Crap and Couture, Notes From the Back Row

Saturday, August 1, 2015


No, I'm not talking about swimsuits and sandals. Yours truly in an never ending quest to bring you the latest fashion finds trekked to Ocean Grove, New Jersey (easy access via N.J transit). This charming resort town offers a wealth of quirky boutiques plus a fabulous ice cream parlor that should not be missed. 

Since I'm always on the hunt for vintage finds where ever I go, I made a bee line to a boutique called "FROM HEART TO HEARTH" at 62 A Main # 732-774-0269. The shop's warren of rooms are filled to the brim with affordable collectibles, from vintage 50's straw hats and purses to jewelry, figurines, books and toys, etc. I scooped up a delicately carved intaglio stick pin and vintage Avon perfume encased in a ceramic bottle in the form of an Elizabethan era doll. A lack of funds prevented me from doing more damage......besides black raspberry ice cream was calling me.

Just letting you know that if you get the chance......Ocean Grove will be hosting a flea market on September 8th.

Since there is more to life than shopping......maybe.....take a stroll on the boardwalk that runs from Asbury Park to Ocean Grove and beyond. If time permits be sure to splurge on dinner at the "MOONSTRUCK" restaurant.....reserve a table on the second floor porch and enjoy the views. For information go to 732-988-0123.

Enjoy yourself ........who just might run into Bruce Springsteen.

Until next time......C&C

Thursday, May 14, 2015

East Meets West

Yes, I know that you've seen a million images from the latest Met gala........including a lot of half naked badly dressed celebs.  But here's the thing, The Costume Institute's "China Through The LookingGlass" is a must see exhibition. I was in awe of the fashions both authentic Chinese and Western inspired.

Fashion Didn't Stop at the Great Wall!

Photo Credit:  M. McKenzie

In addition, the magnificent displays, film clips and background music combined to make this a must see and my favorite all time exhibit.

C&C'S Minions Created a GIF of Their Favorite Styles at the Exhibit

Photo Credit:  M. McKenzie

Here's a tip:  skip the gift shop offerings and head to Pearl RiverMart in Soho for the real deal at better prices.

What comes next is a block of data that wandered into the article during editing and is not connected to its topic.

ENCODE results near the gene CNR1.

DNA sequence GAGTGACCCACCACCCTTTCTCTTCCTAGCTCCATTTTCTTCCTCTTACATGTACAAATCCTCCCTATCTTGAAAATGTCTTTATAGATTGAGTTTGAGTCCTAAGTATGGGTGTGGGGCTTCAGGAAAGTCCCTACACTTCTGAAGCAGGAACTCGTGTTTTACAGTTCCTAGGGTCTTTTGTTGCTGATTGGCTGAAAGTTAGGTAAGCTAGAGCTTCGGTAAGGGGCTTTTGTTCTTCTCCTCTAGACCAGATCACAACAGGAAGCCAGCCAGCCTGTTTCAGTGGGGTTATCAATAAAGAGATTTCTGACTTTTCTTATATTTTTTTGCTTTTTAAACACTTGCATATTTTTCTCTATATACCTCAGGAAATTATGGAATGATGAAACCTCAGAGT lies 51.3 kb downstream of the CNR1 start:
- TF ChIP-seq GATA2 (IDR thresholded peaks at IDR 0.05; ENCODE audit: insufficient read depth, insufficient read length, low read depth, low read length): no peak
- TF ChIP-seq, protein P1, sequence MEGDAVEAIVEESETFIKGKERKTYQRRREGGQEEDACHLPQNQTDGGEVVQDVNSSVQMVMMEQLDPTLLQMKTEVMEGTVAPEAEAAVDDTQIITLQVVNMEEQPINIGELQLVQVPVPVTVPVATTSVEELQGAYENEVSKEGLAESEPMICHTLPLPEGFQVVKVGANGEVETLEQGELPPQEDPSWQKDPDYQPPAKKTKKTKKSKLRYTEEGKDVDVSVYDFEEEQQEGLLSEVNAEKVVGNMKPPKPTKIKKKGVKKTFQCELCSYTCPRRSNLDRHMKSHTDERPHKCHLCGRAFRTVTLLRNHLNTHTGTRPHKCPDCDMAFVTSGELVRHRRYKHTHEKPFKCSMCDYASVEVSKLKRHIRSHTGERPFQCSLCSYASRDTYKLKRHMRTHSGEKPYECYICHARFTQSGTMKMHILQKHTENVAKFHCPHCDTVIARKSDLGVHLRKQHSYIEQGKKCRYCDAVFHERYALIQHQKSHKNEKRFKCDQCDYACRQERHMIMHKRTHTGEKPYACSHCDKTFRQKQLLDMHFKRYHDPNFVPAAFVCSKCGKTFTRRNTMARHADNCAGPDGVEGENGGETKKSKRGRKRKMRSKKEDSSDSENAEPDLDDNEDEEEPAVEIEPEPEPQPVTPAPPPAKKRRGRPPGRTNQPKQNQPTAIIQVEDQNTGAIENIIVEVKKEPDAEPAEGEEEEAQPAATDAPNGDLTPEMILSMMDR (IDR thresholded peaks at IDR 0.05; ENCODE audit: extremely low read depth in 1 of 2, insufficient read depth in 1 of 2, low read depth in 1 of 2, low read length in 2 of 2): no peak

The exhibition runs through August 16, 2015.

Until next time.....C&C

Tuesday, April 7, 2015


If you're like me you're probably tired of seeing the same old designer names over and over. Fortunately at a recent Macy's press event dubbed" Fashion Incubators" I found some interesting noteworthy young designers on the cusp of fashion stardom. Be sure to check out these following newcomers:

VICTORIA WRIGHT - her collection is composed of diverse textures, modern florals, whimsical silhouettes and vintage references. Her line is aimed at bohemian contemporary women. For more on this designer go to

Incubating a Bohemian Style - Victoria Wright


Photos Credit:  Melanie McKenzie

SHELBY STEINER - has an interesting, unique aesthetic (think Bjork, only more wearable). I flipped out over the white puff A-line skirt and sweatshirt.....very cool. Think of these as the high fashion version of bubble wrap. For more cool fashions go to

"Wearable Bjork," a Contradiction in Terms, 
But Shelby Steiner Proves It Can Be Done!

Photos Credit:  Melanie McKenzie

MINKEEBLUE - solves the problem familiar to many women, the stuffed to the gills overloaded handbag. MinkeeBlue handbags are fashionable and functional and eliminate the need to carry two or three bags. Each bag features a 2 in 1 adjustable compartment panel. This creates an upper and lower compartment when the panel is closed. For more on this must have collection go to
Who Carries Three Bags?  No One Carrying a Minkeeblue Bag


Photos Credit:  Melanie McKenzie

EVGENIA - her take on intimate apparel can compare with the best of La Perla. I loved everything from her vintage inspired silk charmeuse shell pink bias cut gown to the ocean blue floral half slip and camisole. This collection would be perfect for a fashionista's trousseau. For more info go to

Caution:  Evgenia's Incubating Lingerie Can Lead to Incubation


Photos Credit:  Melanie McKenzie

Until next time...HAPPY SPRING......C&C

Friday, February 20, 2015


Be sure to check out the exhibit at the Jewish Museum at 5th Avenue and 92nd street in New York, Helena Rubenstein: Beauty is Power. Her cosmetics empire spanned four continents . She became a global icon as well as a leader in art, fashion and philanthropy Rubenstein was arguably the first modern self-made woman magnate.

At the turn of the century the use of cosmetics was frowned upon by the middle class. Madame Rubinstein rejected this, producing and marketing the means for ordinary women to transform themselves. This exhibit gives viewers a glimpse into Helena Rubenstein's extraordinary life. Be sure to check it out before it closes on March 22, 2015.

Until next time C&C

Monday, February 2, 2015

Singing in the Rain

With the possible exception of Gene Kelly or the seriously depressed, does anyone really enjoy schlepping out on a cold depressing day? Since we can't control the weather why not come up with something to put a smile on our faces.